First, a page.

High Value Care Practice Habits for Internal Medicine Residents in a Federally Qualified Health Center

From the 2021 HVPAA National Conference

Krista Dionne (Stamford Hospital), Rajeswari Jasty, Rebecca Newman, Forugh Homayounrooz

Background

The American College of Physicians (ACP) supports the Choosing Wisely® Campaign whose mission is to “promote conversations between clinicians and patients by helping patients choose care that is: supported by evidence, not duplicative of other tests or procedures already received, free from harm, [and] truly necessary.” Stamford Hospital (SH) Internal Medicine (IM) Residency Program strives to integrate the ACGME core competencies into our curriculum, including “practice-based learning and improvement,” which teaches residents to evaluate and appraise their care of patients based on scientific evidence and value.

Objective

Increase awareness of appropriate screening testing as recommended by professional societies including the USPSTF, AHA/ACC, and ADA. Compare those guidelines to practice habits in resident continuity clinics. Complete self-appraisal of Residents’ practice habits and formulate an action plan to improve practice of high value patient care.

Methods

In a retrospective self-evaluation, categorical IM residents at SH reviewed their care of patients seen from Sept 2019 to Jan 2020. Residents were provided with a “Practice Habits” worksheet which included information on professional society guidelines for screening testing, including lipid panels, HgbA1c, TSH, HIV, PSA, CBC, and BMP/CMP. Residents decided if they ordered tests more, less, or according to the guidelines and formulated a SMART action plan towards improvement of their high-value care practice habits.

Results

179 charts were reviewed by 18 categorical internal medicine residents. 40% of charts were evaluated as under-ordering HIV screening, 7% of charts had over-ordering of BMP/CMP, 6% of CBC, and 6% of TSH. 89% of residents ordered outside of guidelines at least once. SMART plan analysis showed that 56% of residents self-identified the need to “follow or learn guidelines,” 44% identified the need to increase HIV screening and 39% identified a need to be more prepared for visits with their continuity patients.

Conclusions

Residents frequently under-ordered HIV screening, which can be detrimental to public health, as approximately 14% of individuals affected are unaware of their diagnosis. Importantly, residents over-ordered tests including CBC, BMP/CMP, and TSH, which over time can create a significant cost burden. To practice high value care, it is important to limit ordering of unnecessary or repetitive testing.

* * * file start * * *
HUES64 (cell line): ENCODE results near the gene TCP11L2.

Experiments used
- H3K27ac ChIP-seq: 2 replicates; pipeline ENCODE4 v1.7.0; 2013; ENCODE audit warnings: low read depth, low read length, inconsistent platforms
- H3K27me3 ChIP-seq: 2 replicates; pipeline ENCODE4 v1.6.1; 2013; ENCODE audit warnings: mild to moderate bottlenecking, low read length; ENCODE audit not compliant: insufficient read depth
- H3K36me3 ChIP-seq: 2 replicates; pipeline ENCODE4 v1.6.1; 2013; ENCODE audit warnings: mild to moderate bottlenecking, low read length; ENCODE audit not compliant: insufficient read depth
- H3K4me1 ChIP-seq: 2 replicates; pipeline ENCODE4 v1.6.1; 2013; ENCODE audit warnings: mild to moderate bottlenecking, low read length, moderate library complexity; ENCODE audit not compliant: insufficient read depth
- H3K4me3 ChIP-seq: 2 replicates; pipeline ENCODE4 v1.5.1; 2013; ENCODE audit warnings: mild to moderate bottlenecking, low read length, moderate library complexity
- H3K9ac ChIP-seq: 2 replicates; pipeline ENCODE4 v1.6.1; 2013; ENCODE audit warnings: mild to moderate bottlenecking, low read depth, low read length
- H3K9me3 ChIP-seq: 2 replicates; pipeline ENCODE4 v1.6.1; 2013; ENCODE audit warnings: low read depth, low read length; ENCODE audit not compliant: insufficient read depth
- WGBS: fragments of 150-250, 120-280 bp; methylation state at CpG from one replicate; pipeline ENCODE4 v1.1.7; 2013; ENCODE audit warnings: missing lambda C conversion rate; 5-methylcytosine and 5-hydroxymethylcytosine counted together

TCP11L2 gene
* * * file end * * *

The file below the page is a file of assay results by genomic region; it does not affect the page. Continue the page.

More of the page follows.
Clinical Implications

Educating IM residents about high-value care via self-appraisal of continuity patients’ charts and providing a “Practice Habits” worksheet with laboratory screening guidelines helps to identify important trends in under and over ordering of specific lab tests. Asking residents to develop individual SMART plans for their own improvement is useful in self-directed learning and practice habit evaluation. IM Residents at SH recognized the need to improve the quality of their own medical practice and provide cost effective care, while continuing to follow recommended screening and preventive testing guidelines, by increasing preparedness and HIV screening, reviewing guidelines, and limiting the amount of unnecessary testing.

What are academic medical centers across the country doing to improve healthcare value?

Value improvement guides: Published reviews in JAMA Internal Medicine coauthored by experienced faculty from multiple leading medical centers, with safety outcomes data and an implementation blue print.

Review article detailing 25 labs to refine for high value quality improvement | July 2020

MAVEN campaign: Free 4 year high value care curriculum online.

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